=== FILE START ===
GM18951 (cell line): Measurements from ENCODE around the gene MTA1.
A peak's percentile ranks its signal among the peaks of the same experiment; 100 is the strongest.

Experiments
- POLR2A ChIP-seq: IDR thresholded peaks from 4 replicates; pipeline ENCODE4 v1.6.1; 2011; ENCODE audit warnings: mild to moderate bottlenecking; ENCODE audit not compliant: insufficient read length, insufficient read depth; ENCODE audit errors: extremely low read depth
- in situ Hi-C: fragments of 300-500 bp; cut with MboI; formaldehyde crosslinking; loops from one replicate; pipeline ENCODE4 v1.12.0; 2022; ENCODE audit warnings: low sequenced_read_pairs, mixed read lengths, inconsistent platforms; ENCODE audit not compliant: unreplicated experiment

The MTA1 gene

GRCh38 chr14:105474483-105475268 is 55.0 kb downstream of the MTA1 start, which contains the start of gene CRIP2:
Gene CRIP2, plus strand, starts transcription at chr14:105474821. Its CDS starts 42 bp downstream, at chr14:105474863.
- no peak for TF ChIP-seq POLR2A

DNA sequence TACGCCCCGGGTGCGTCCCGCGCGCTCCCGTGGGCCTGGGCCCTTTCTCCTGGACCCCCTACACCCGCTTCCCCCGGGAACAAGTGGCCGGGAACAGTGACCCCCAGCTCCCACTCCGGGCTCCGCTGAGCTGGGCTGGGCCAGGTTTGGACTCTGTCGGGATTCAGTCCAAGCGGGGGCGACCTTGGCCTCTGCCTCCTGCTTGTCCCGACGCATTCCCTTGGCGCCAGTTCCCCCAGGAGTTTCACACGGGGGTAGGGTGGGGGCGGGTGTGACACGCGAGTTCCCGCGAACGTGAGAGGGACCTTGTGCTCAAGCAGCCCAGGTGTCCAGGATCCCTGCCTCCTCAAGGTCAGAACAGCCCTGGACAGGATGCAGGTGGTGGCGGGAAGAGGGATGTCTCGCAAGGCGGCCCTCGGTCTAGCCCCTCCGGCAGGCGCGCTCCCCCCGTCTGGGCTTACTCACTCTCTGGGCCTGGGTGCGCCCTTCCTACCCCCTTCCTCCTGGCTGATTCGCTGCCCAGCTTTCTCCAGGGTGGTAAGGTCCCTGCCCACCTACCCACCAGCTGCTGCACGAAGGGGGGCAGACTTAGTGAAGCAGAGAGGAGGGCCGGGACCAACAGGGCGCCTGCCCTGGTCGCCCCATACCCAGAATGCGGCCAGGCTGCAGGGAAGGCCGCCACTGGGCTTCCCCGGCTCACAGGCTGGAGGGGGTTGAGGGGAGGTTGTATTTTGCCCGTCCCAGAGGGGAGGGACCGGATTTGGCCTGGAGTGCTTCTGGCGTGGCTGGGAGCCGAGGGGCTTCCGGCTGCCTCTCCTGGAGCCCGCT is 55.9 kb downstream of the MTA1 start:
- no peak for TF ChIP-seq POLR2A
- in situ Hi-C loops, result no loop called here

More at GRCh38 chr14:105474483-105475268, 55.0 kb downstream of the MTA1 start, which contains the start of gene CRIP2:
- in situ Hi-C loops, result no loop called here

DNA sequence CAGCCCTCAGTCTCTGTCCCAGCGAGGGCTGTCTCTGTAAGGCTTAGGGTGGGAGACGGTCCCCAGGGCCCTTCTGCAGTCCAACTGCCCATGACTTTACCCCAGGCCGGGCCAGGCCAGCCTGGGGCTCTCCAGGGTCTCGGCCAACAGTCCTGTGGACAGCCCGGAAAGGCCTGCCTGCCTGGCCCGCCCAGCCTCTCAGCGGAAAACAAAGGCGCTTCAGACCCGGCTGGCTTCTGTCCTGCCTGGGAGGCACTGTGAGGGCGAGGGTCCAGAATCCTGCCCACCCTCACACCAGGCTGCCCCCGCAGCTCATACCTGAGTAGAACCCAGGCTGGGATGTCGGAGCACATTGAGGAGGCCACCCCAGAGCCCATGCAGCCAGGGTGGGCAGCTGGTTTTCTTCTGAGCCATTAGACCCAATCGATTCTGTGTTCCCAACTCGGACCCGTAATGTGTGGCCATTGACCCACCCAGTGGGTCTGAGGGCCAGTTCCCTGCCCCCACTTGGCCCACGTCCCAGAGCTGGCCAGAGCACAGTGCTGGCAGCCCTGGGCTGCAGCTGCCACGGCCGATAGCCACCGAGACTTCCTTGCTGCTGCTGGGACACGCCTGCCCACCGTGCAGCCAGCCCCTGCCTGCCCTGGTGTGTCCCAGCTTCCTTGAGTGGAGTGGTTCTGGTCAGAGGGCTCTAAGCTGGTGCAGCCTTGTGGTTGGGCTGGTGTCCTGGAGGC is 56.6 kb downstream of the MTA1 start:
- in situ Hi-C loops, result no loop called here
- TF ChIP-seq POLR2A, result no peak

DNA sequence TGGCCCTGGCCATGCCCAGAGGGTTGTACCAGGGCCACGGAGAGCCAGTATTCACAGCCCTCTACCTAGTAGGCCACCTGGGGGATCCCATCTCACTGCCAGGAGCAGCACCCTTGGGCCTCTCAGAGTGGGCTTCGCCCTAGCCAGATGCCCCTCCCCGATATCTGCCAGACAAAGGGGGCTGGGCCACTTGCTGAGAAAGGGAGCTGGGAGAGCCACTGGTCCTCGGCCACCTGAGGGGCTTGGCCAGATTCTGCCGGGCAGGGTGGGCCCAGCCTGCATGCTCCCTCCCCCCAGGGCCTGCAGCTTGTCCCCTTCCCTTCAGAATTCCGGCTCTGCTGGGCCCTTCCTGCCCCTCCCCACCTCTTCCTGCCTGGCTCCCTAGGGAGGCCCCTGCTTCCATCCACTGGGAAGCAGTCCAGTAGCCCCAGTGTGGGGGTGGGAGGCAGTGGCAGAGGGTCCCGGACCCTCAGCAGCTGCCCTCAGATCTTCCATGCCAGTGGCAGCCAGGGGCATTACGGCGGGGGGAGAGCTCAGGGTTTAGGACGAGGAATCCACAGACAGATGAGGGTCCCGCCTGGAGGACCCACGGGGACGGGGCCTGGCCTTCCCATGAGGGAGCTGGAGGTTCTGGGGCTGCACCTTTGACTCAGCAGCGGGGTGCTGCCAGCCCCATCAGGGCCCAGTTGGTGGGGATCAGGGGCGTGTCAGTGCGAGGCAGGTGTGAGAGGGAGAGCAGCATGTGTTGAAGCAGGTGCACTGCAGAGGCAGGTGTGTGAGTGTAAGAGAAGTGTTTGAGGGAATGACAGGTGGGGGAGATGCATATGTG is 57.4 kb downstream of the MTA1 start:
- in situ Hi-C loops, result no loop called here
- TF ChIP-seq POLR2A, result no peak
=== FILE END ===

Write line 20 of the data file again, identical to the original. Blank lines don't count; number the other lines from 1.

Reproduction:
- TF ChIP-seq POLR2A, result no peak